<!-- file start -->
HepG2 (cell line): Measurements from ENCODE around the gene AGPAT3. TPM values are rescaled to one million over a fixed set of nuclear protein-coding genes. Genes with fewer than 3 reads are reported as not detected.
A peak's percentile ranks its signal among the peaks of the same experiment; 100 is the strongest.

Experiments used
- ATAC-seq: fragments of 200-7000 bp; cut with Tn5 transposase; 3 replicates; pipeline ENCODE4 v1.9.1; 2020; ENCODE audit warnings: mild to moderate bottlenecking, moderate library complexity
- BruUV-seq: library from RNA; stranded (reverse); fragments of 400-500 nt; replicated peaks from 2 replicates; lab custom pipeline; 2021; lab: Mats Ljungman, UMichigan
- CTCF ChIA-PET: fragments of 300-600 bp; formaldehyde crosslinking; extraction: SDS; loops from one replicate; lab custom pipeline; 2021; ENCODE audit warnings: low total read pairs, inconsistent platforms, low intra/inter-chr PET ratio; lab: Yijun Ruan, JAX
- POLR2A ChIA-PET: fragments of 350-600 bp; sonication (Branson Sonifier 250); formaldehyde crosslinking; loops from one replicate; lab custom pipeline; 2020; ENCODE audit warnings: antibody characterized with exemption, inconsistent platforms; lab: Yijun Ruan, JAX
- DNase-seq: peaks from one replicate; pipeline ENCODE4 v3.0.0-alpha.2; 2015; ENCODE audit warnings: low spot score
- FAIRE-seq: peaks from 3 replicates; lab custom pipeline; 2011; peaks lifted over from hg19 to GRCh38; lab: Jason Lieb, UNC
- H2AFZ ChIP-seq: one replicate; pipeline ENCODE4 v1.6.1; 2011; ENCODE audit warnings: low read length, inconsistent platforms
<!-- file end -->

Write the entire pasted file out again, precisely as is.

HepG2 (cell line): Measurements from ENCODE around the gene AGPAT3. TPM values are rescaled to one million over a fixed set of nuclear protein-coding genes. Genes with fewer than 3 reads are reported as not detected.
A peak's percentile ranks its signal among the peaks of the same experiment; 100 is the strongest.

Experiments used
- ATAC-seq: fragments of 200-7000 bp; cut with Tn5 transposase; 3 replicates; pipeline ENCODE4 v1.9.1; 2020; ENCODE audit warnings: mild to moderate bottlenecking, moderate library complexity
- BruUV-seq: library from RNA; stranded (reverse); fragments of 400-500 nt; replicated peaks from 2 replicates; lab custom pipeline; 2021; lab: Mats Ljungman, UMichigan
- CTCF ChIA-PET: fragments of 300-600 bp; formaldehyde crosslinking; extraction: SDS; loops from one replicate; lab custom pipeline; 2021; ENCODE audit warnings: low total read pairs, inconsistent platforms, low intra/inter-chr PET ratio; lab: Yijun Ruan, JAX
- POLR2A ChIA-PET: fragments of 350-600 bp; sonication (Branson Sonifier 250); formaldehyde crosslinking; loops from one replicate; lab custom pipeline; 2020; ENCODE audit warnings: antibody characterized with exemption, inconsistent platforms; lab: Yijun Ruan, JAX
- DNase-seq: peaks from one replicate; pipeline ENCODE4 v3.0.0-alpha.2; 2015; ENCODE audit warnings: low spot score
- FAIRE-seq: peaks from 3 replicates; lab custom pipeline; 2011; peaks lifted over from hg19 to GRCh38; lab: Jason Lieb, UNC
- H2AFZ ChIP-seq: one replicate; pipeline ENCODE4 v1.6.1; 2011; ENCODE audit warnings: low read length, inconsistent platforms